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BUSINESS
October 25, 1993 | From The Christian Science Monitor
The inside of a bank is becoming unfamiliar territory to many Americans. In the past five years, the number of automated teller machines (ATMs) has gone from 72,000 to 87,000. In 1992, a third of all banking transactions were completed outside of banks. Now banks are racing to offer their customers even more electronic banking options. Signet Banking Corp. in Richmond, Va., recently introduced Touch Tone billing.
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BUSINESS
June 10, 2007 | David Colker, Times Staff Writer
If you vacation outside the country this summer, you might come home to find your checking account smaller than expected. Who raided it? Don't blame the kids. It might have been your bank. The fees charged by banks as well as other financial institutions to use foreign automated teller machines can deplete cash faster than lunch in London. Some U.S. banks charge as much as $5, plus a percentage, every time a debit card they issued is used at a foreign ATM. Not that you would know it at the time.
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NEWS
January 18, 2000
Alfred Zipf, 82, Bank of America executive considered the father of electronic banking. In a four-decade career with the bank, Zipf rose from a Los Angeles transit clerk sorting checks by hand in 1935 to senior administrative officer in charge of the California branch operation and computer system in 1976.
BUSINESS
December 7, 2004 | From Associated Press
For the first time, Americans' use of credit cards, debit cards and other electronic bill paying has eclipsed paper checks. The number of electronic payment transactions last year totaled 44.5 billion -- exceeding the number of checks paid, 36.7 billion -- according to Federal Reserve studies released Monday. That's a first, the Fed said.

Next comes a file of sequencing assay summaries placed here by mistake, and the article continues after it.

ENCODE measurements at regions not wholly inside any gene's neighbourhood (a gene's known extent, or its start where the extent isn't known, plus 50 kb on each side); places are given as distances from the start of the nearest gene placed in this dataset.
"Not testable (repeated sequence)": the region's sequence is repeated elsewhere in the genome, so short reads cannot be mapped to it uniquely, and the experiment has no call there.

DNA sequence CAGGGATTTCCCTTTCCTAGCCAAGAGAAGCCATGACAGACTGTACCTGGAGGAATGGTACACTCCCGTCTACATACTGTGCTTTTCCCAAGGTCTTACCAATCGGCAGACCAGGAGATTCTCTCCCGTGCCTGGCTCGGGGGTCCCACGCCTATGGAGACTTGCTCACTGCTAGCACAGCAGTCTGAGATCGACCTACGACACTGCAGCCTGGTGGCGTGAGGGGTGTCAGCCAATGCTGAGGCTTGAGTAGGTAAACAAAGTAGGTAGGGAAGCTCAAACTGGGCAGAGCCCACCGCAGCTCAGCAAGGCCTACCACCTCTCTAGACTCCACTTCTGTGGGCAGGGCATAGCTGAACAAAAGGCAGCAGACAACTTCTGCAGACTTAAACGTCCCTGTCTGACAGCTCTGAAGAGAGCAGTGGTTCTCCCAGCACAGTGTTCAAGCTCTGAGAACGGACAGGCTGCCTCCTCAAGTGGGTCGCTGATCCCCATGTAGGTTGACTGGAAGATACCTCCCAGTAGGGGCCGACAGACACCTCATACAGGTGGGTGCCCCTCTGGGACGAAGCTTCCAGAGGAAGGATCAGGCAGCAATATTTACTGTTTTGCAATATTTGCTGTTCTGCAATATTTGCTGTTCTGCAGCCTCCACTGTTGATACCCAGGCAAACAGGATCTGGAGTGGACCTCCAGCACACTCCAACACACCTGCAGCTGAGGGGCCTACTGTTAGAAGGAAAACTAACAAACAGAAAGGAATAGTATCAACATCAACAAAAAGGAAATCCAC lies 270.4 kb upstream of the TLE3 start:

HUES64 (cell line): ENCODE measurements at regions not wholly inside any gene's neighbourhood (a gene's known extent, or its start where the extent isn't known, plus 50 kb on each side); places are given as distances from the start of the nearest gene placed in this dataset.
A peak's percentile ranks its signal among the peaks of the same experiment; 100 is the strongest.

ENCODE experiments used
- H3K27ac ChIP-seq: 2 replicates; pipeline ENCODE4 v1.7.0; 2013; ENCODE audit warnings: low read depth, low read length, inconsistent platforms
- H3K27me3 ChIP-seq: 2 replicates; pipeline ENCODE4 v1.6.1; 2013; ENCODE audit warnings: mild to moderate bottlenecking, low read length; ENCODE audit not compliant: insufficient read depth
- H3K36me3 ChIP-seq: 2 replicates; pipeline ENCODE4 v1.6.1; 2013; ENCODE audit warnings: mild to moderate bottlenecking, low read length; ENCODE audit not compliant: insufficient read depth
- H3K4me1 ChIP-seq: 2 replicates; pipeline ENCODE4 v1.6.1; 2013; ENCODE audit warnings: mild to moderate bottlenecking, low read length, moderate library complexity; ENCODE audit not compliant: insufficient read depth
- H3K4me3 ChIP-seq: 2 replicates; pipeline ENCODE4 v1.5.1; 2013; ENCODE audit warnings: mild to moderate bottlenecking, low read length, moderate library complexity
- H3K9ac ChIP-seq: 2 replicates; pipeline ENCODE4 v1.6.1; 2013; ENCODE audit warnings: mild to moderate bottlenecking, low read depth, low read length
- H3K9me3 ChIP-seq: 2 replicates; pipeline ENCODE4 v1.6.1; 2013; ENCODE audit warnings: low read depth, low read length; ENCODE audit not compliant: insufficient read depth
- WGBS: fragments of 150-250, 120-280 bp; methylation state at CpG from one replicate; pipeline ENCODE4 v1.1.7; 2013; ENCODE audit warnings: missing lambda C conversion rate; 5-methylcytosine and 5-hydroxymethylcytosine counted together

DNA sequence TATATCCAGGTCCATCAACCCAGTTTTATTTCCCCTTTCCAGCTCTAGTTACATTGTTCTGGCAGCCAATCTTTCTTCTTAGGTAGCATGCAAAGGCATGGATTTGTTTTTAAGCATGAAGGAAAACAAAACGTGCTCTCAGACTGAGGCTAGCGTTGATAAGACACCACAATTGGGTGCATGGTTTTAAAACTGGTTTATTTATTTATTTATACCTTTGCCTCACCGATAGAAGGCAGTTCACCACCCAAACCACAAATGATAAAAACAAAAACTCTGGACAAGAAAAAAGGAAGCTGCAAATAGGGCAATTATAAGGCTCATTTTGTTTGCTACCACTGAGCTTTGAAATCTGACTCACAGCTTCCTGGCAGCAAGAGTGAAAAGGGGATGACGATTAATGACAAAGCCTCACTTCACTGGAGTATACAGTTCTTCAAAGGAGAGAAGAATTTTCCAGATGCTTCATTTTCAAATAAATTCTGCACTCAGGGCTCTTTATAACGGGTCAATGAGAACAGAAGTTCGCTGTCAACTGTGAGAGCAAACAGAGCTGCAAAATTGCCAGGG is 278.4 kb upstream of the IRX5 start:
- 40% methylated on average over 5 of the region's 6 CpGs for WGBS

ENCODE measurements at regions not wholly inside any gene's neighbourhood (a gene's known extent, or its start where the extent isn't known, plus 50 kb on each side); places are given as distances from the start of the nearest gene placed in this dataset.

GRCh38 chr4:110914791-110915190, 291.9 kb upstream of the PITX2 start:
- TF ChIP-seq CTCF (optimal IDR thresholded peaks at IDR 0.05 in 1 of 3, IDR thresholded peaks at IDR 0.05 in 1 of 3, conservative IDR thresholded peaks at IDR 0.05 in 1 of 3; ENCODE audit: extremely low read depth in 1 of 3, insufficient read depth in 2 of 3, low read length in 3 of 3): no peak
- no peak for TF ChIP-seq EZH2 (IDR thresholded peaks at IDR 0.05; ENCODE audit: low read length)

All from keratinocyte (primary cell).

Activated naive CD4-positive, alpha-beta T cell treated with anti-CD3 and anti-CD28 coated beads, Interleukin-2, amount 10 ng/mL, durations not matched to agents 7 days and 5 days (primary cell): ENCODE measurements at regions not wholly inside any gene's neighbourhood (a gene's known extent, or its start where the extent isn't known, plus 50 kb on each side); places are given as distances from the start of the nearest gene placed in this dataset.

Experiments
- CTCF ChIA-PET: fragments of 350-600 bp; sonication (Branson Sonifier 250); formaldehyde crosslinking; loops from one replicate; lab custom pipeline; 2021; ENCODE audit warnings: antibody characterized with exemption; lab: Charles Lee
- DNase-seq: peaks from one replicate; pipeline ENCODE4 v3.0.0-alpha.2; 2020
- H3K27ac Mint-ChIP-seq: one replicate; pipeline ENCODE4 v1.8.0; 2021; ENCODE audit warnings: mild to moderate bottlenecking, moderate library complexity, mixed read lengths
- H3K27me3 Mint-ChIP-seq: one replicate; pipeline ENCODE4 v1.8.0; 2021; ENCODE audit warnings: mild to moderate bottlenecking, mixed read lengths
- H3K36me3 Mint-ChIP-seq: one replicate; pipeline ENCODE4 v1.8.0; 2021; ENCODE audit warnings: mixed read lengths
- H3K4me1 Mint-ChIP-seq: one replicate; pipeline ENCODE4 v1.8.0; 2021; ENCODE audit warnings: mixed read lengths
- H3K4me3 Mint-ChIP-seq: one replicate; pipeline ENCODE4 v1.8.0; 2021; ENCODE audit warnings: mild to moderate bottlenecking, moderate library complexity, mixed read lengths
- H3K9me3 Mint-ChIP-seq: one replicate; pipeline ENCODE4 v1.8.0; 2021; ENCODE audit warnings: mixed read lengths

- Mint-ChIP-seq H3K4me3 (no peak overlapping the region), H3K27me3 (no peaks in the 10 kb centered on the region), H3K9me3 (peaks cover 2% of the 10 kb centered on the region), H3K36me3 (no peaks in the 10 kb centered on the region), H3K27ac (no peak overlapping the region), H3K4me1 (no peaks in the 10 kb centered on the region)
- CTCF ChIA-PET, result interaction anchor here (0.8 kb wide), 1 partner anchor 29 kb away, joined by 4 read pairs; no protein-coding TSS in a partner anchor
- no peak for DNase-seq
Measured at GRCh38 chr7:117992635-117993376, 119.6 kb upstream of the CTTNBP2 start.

BUSINESS
May 22, 1995 | JULIE PITTA, TIMES STAFF WRITER
Electronic commerce and banking, a market that so far has been long on promise and short on returns, has gotten a huge shot in the arm from Microsoft Corp.'s ill-fated attempt to acquire personal finance software maker Intuit Inc. Microsoft's intention to buy Intuit--an acquisition that would have given Microsoft a dominant position in personal finance software--served as a wake-up call to bankers who had been slow to offer customers electronic banking as a new service.
BUSINESS
August 4, 1994 | From Times Staff and Wire Reports
Visa Moves Toward Electronic Banking: Millions of consumers will be able to pay their bills over the telephone or through personal computers as early as fall following Visa International's purchase of U.S. Order's electronic banking operations. A new subsidiary, Visa Interactive, will market the system to the 16,000 banks, savings and loans and credit unions now on its network, said Visa, the world's largest credit card company, with more than 343.6 million cardholders.
BUSINESS
July 18, 1989 | GENE YASUDA, Times Staff Writer
Debby Kyle's worries began early in the 1980s, when financial giant Bank of America began an aggressive campaign to set up automated teller machines across the state, creating an electronic banking system that today boasts more than 1,500 ATMs. Kyle was then ATM director for La Jolla Bank & Trust, a mid-size bank with fewer than 10 ATMs.
BUSINESS
April 7, 1986
John M. Mickel, a BankAmerica executive vice president, said he has resigned from the bank to "pursue other interests." Mickel's departure is part of a continuing exodus of ranking officials from San Francisco-based BankAmerica. Mickel, 46, said he left because of major reductions in his department, which handles strategic planning and marketing for the bank's consumer banking division. Staffing in the unit was cut to 20 employees from 55 last week.
BUSINESS
April 1, 1997 | ROBERT A. ROSENBLATT, TIMES STAFF WRITER